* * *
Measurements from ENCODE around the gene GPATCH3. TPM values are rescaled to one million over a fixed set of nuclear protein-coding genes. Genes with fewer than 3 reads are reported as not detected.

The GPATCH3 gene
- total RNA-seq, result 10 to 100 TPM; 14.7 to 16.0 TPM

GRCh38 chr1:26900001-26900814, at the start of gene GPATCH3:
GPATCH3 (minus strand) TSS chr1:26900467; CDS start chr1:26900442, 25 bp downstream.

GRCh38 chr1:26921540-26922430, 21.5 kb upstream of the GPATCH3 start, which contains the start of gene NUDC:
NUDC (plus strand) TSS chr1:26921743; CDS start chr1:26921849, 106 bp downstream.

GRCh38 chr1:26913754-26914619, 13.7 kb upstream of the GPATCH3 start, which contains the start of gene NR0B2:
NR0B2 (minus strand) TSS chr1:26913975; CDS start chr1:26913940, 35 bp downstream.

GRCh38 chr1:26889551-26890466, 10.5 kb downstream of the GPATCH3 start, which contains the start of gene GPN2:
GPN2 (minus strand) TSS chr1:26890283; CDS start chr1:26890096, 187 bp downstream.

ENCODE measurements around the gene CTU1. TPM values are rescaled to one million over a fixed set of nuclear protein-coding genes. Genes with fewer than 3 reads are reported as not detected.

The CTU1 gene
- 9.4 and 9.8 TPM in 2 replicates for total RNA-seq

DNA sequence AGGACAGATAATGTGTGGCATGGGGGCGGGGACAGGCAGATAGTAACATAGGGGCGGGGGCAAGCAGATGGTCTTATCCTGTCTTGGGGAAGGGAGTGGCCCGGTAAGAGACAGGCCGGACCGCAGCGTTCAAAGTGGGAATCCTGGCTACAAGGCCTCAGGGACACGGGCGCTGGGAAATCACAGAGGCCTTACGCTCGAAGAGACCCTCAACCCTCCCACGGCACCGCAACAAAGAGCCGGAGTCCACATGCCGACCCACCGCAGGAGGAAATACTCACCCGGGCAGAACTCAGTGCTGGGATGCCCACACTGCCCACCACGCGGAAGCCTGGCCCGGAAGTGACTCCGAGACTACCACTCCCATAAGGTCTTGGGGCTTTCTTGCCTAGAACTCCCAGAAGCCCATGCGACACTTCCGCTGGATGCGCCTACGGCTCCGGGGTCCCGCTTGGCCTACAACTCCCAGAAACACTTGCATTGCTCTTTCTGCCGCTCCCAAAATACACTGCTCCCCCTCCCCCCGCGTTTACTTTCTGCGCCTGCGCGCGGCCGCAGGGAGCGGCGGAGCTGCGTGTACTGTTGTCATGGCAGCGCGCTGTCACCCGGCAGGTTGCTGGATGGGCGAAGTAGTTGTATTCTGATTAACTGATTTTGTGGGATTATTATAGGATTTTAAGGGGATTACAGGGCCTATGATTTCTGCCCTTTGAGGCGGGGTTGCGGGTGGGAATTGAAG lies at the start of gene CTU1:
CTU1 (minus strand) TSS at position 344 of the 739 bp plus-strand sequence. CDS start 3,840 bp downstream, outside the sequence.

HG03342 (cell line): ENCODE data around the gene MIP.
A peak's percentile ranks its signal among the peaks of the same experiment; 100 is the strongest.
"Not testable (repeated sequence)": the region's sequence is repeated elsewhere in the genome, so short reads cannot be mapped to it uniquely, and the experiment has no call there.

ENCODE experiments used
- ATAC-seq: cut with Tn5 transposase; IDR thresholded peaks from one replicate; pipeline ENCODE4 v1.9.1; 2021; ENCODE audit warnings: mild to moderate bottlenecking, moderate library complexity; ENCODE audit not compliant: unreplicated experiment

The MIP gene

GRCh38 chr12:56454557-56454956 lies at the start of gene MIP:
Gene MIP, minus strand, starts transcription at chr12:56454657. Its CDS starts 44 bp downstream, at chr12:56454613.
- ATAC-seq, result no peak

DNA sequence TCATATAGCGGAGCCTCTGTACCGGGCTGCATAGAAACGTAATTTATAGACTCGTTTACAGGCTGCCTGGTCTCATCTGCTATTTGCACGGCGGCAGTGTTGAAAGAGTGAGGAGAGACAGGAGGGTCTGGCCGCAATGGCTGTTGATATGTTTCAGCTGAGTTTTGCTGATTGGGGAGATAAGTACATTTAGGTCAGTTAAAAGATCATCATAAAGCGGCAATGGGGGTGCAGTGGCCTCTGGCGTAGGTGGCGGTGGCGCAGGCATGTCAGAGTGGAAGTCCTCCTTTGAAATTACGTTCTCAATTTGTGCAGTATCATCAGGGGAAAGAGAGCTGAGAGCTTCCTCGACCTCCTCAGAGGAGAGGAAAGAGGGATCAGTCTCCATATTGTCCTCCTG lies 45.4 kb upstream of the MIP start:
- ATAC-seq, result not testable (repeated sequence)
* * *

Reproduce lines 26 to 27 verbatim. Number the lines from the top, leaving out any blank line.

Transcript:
DNA sequence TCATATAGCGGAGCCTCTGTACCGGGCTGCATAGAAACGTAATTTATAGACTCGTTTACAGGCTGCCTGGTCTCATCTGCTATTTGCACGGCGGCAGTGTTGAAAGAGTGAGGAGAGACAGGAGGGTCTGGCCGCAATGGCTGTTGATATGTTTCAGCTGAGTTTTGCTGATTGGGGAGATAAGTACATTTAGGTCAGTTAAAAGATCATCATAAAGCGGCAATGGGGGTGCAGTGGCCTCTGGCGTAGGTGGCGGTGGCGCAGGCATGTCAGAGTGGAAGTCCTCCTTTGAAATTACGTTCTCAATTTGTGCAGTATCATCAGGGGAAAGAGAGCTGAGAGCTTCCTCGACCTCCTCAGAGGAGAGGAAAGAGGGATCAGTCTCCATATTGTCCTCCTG lies 45.4 kb upstream of the MIP start:
- ATAC-seq, result not testable (repeated sequence)